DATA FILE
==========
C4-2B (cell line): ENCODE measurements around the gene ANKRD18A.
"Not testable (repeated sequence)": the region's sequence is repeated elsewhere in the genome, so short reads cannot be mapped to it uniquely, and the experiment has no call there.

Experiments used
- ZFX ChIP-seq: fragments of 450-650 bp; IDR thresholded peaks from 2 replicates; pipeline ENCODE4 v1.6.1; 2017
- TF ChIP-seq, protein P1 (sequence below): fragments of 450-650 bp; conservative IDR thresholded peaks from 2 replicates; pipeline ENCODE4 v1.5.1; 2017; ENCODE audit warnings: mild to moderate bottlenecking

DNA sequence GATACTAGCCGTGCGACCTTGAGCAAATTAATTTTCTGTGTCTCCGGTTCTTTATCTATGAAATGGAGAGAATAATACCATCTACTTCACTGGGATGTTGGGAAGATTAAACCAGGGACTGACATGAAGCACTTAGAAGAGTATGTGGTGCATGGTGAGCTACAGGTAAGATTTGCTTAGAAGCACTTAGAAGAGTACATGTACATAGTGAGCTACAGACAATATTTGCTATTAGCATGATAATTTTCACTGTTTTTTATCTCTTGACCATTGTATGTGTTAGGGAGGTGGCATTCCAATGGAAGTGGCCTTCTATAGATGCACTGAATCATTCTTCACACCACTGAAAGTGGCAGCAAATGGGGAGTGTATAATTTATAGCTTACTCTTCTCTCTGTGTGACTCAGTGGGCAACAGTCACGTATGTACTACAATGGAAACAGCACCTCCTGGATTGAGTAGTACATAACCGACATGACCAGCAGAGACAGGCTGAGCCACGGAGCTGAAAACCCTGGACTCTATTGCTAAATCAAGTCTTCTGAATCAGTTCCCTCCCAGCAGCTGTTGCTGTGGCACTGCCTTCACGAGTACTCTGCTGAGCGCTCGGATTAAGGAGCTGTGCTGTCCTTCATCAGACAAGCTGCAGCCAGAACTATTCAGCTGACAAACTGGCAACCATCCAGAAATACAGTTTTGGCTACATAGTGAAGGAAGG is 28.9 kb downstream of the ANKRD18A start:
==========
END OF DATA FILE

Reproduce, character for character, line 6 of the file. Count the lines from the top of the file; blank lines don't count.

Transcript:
DNA sequence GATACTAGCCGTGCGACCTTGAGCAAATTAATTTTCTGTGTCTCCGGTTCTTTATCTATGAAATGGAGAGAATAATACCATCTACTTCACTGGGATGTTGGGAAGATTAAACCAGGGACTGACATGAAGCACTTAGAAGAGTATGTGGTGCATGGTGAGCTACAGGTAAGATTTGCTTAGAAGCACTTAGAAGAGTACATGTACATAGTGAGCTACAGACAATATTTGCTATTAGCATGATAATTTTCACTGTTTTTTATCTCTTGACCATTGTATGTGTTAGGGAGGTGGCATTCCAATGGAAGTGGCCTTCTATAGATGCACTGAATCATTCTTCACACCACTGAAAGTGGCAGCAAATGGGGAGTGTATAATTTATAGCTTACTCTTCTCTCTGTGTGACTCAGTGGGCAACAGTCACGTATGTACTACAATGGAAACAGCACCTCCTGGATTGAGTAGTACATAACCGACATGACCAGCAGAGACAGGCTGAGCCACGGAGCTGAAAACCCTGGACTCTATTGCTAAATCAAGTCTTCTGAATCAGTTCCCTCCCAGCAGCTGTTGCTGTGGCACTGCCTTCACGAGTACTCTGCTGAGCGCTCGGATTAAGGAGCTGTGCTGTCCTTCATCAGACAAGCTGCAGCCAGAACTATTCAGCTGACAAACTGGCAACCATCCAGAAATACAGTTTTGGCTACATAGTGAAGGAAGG is 28.9 kb downstream of the ANKRD18A start: